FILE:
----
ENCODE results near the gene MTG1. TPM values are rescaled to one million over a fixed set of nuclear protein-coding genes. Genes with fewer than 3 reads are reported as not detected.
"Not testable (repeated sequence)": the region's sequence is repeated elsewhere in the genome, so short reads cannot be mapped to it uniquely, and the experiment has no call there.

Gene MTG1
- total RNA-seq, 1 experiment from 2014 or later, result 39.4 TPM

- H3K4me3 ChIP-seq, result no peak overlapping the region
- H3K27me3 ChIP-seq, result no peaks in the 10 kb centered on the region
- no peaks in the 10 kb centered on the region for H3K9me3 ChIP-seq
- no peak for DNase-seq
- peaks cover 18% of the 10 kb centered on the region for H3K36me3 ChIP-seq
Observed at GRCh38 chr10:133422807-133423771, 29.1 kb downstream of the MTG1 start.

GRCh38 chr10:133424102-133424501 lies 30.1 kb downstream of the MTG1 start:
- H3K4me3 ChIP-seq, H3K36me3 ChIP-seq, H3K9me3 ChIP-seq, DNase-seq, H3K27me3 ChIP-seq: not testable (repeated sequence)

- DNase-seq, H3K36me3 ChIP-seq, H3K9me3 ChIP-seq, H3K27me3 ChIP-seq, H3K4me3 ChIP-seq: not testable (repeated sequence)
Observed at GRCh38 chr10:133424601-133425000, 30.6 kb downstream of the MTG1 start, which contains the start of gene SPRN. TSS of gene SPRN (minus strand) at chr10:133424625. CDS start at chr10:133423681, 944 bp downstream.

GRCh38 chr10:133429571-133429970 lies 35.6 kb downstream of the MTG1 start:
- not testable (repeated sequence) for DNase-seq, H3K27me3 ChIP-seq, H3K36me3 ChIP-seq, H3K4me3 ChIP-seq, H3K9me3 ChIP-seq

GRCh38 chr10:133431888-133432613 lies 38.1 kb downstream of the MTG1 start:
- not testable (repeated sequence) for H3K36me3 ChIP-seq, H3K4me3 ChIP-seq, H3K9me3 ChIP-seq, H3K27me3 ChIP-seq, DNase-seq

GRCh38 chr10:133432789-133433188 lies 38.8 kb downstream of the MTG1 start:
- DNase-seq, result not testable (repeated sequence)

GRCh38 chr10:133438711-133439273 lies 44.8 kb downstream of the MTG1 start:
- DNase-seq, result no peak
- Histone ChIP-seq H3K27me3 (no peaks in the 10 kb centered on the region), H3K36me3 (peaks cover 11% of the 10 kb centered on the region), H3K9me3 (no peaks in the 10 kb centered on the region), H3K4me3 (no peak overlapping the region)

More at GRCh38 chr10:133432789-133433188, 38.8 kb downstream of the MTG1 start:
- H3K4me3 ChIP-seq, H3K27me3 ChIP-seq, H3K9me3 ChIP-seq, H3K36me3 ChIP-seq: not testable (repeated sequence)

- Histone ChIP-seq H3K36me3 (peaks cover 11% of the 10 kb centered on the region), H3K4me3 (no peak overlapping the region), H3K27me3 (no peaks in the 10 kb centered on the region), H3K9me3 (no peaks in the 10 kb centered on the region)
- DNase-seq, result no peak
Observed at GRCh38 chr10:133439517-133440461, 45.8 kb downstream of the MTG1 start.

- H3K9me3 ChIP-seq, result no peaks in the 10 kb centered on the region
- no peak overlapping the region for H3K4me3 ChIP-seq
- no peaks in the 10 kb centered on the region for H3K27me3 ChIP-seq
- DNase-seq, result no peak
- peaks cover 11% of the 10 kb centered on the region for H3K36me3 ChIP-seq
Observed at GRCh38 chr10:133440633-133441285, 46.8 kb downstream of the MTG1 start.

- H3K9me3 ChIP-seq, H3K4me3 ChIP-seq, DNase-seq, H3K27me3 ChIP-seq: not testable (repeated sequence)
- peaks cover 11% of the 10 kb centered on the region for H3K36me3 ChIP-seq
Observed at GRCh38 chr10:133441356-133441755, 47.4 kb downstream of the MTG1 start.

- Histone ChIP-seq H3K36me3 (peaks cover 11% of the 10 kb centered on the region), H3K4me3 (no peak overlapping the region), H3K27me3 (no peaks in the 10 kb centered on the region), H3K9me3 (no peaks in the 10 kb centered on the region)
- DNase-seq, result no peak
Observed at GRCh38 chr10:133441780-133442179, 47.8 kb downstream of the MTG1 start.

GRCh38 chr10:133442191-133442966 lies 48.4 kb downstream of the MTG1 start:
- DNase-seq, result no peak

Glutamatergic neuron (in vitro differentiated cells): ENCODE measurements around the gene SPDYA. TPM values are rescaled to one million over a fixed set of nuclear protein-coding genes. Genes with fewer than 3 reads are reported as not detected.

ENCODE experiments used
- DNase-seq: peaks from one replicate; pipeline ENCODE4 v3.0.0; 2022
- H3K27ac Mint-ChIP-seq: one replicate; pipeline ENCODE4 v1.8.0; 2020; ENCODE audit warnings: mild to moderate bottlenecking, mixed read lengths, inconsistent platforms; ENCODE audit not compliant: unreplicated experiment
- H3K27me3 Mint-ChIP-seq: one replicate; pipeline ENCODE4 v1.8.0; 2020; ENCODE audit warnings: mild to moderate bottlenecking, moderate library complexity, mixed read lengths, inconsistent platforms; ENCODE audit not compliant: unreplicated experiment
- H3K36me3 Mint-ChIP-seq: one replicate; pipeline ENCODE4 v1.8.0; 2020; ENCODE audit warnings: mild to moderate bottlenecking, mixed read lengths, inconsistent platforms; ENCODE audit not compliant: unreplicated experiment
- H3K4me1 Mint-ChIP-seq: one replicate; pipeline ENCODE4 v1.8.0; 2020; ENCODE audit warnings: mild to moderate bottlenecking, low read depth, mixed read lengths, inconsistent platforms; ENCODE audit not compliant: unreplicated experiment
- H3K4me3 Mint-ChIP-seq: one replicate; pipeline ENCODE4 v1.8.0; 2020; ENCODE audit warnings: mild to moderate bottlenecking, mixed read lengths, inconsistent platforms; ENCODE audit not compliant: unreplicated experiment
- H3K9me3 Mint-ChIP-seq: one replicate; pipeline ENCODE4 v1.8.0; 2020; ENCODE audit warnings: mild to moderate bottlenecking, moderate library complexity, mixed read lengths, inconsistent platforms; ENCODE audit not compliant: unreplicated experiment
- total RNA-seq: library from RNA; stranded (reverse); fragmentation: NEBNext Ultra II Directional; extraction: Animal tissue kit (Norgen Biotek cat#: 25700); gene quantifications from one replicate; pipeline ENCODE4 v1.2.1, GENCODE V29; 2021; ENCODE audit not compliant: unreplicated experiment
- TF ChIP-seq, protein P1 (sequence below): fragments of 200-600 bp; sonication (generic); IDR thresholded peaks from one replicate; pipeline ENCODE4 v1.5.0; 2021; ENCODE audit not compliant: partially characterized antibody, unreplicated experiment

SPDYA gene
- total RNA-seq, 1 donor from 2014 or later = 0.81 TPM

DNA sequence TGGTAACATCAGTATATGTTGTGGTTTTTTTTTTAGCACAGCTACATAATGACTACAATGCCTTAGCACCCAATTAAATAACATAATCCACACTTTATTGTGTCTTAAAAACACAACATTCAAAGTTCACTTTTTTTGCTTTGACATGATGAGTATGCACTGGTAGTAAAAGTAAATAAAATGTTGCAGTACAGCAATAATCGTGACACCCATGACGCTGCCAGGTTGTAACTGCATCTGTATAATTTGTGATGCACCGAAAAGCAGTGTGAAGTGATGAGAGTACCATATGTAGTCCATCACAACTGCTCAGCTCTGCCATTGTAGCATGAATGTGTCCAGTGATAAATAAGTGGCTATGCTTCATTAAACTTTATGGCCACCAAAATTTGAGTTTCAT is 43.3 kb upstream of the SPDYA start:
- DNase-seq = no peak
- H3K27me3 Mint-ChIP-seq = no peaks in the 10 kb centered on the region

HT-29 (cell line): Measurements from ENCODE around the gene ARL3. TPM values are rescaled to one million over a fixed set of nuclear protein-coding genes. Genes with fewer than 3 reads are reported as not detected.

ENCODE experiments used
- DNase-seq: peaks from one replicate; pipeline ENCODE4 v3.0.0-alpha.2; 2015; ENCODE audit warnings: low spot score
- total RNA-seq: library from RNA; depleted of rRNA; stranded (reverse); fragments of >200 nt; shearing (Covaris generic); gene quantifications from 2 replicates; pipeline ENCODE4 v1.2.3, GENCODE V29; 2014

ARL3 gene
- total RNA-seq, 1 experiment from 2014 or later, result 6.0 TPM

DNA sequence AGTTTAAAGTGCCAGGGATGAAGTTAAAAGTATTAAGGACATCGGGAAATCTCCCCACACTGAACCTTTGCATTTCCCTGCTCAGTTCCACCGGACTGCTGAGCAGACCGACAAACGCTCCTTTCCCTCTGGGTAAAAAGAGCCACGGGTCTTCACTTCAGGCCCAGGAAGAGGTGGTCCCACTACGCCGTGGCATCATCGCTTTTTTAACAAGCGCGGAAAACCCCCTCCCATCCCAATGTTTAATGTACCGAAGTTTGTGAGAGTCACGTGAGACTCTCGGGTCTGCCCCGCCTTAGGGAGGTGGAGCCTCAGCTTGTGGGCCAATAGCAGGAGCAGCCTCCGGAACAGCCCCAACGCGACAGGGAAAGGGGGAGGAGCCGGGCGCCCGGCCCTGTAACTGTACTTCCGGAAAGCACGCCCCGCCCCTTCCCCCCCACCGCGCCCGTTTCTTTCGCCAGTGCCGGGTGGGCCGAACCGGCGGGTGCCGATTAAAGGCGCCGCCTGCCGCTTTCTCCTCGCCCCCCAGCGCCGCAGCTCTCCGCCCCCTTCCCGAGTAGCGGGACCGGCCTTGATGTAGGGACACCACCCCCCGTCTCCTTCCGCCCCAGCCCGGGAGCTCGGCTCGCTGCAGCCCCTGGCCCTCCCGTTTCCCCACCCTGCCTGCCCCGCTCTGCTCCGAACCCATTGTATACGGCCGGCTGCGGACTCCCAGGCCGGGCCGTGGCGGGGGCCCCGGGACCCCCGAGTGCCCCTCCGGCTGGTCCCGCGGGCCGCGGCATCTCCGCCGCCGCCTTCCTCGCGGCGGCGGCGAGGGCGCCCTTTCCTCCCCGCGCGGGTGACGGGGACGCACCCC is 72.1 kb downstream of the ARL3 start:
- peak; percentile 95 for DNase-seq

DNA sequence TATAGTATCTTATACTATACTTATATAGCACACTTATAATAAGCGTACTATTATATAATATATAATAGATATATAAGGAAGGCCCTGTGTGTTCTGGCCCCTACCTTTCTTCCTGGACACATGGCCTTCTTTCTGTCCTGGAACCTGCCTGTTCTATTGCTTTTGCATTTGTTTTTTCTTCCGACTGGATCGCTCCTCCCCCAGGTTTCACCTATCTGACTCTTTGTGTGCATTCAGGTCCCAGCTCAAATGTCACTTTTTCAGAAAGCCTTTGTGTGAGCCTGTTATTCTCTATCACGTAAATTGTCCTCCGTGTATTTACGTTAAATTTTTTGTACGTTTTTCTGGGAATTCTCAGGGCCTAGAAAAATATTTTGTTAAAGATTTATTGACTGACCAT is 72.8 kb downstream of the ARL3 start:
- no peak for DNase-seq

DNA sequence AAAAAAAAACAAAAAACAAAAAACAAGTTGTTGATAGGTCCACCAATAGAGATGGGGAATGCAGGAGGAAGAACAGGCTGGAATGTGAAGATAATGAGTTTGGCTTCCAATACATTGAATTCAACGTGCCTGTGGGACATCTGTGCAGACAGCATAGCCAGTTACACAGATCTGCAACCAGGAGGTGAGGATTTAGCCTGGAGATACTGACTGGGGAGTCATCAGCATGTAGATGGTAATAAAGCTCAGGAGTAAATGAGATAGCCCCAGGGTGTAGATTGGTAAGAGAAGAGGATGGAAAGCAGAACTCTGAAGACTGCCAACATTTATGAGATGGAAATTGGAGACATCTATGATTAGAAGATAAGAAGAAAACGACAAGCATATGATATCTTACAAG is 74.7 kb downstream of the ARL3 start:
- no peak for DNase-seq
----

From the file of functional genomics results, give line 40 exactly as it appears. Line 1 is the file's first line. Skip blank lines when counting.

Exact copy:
Observed at GRCh38 chr10:133441780-133442179, 47.8 kb downstream of the MTG1 start.